What is molecular structure

Molecular quantum switches use hydrogen tunnels with the help of the substrate

The quantum dynamics of hydrogen is central to many problems in nature because it is strongly influenced by its environment. In a recently published article in the JournalPRL Members of the Lise Meitner group at the MPSD deal with hydrogen transfer within an adsorbed molecular switch and show that the substrate surface can play a decisive role in the tunneling reaction.

The development of miniaturized technological components makes molecular-based nanotechnology a constantly growing area of ‚Äč‚Äčinterest. This is where individual molecules become the basic components of electronic devices. The sheer variety of possible molecular architectures and the ability to precisely control molecular synthesis open the door to endless functional components. The biggest challenge, however, is gaining control of these functions at the nano-scale, where quantum mechanical effects come to the fore.

The porphycene molecule is an example of a prototype molecular switch. Porphycene is a structural isomer of porphyrin with strong H bonds in its internal cavity. Its switching ability is based on a reaction that is very fundamental in chemical physics: a double hydrogen transfer, which can swap the positions of the hydrogen atoms in the inner cavity and thus define different states (on / off) of the molecule. This process is known as tautomerization. In order to control and measure the atomic structure and the switching speed of these molecular units, they are typically immobilized by bringing them into contact with metal surfaces. Therefore, researchers need to understand hydrogen dynamics in an environment where the interaction between the atoms within the molecule is qualitatively different from that between the molecule and the surface.

In this context, porphycene has been extensively studied using single molecule experimental techniques. Researchers have observed several puzzling aspects of the rate of tautomerization over different temperature ranges. At certain temperatures, the atoms no longer behave like classical particles, but can instead tunnel through barriers. In analogy to a mountain, the atoms would immediately shoot between two valleys in a straight line under the mountain instead of covering the longer distance over the mountain and back down again.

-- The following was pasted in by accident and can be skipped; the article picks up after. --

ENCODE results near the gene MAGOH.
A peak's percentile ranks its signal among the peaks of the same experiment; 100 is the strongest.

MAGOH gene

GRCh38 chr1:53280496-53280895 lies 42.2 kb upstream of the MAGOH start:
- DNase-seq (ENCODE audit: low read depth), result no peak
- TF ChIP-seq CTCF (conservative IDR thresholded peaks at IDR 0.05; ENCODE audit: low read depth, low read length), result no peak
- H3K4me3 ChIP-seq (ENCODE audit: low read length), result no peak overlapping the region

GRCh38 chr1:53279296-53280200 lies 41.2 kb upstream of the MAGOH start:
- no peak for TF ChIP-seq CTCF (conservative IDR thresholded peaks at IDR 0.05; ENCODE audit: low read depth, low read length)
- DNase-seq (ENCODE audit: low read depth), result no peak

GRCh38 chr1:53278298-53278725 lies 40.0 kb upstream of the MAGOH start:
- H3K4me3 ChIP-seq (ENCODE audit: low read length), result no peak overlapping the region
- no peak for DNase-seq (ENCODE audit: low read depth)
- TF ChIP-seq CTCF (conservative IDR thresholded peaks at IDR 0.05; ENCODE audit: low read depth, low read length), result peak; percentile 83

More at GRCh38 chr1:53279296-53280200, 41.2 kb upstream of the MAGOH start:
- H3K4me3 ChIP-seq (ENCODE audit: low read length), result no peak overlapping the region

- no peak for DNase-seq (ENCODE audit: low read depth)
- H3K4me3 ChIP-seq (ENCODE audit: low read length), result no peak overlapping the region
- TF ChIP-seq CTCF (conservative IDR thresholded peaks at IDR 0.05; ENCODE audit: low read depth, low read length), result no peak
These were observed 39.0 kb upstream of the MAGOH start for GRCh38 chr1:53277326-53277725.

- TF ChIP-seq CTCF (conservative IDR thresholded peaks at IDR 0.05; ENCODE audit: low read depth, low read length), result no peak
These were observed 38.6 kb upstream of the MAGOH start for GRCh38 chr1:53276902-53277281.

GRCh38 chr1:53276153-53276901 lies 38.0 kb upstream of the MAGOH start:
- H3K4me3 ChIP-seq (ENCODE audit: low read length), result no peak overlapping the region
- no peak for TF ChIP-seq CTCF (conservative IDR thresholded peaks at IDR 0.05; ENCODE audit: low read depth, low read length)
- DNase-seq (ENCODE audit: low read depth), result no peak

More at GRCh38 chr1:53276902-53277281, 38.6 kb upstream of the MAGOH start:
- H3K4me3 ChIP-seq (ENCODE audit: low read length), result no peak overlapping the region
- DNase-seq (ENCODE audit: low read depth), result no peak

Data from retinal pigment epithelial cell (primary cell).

In her new job, now inPRL published, Yair Litman and Mariana Rossi are investigating this assisted molecular switch using state-of-the-art methodology and new computer algorithms: a combination of density functional theory and ring polymer instantons. This made it possible to study such systems with atomistic simulations on a large scale, which treat both electrons and nuclei as quantum mechanical particles. The authors show that for porphycene adsorbed on Cu (110) and Ag (110) surfaces, the hydrogen transfer reaction is indeed a large contribution from nuclear tunneling, even at temperatures not far below room temperature.

Surprisingly, Litman and Rossi discovered that when the temperature drops, heavy surface atoms such as copper participate in the intramolecular hydrogen tunneling reaction and, at a temperature of around 80 K, can increase the tunneling rate by up to two orders of magnitude. The stronger the interaction of the molecule with the surface (hybridization of electronic orbitals), the more pronounced the participation of the surface atoms in the tunnel event.

It is noteworthy that the authors also explain an unconventional temperature dependence of the tunnel rate, which was previously observed in experiments. It is caused by an intermediate metastable structure in the reaction that only exists for an ultra-short period of ~ 100 picoseconds (a picosecond is one trillionth of a second), so it could not be detected with the experimental techniques used to date.

With these new findings, Litman and Rossi were able to explain different temperature dependence regimes of the rate in the tunneling regime. From this they in turn developed a simple model for predicting the temperature dependence for other metal surfaces on which the switch is adsorbed.

The authors provide important new insights into the fact that certain properties of the surface support can influence the atomic quantum mechanical properties of the switching reaction in these and probably also in other molecules. They also show that single crystal substrates offer an ideal platform on which state-of-the-art theory and experiment can work together to produce a deeper understanding of nuclear quantum dynamics in complex environments. Such fundamental insights can guide the design and interpretation of experimental architectures in molecular nanotechnology development.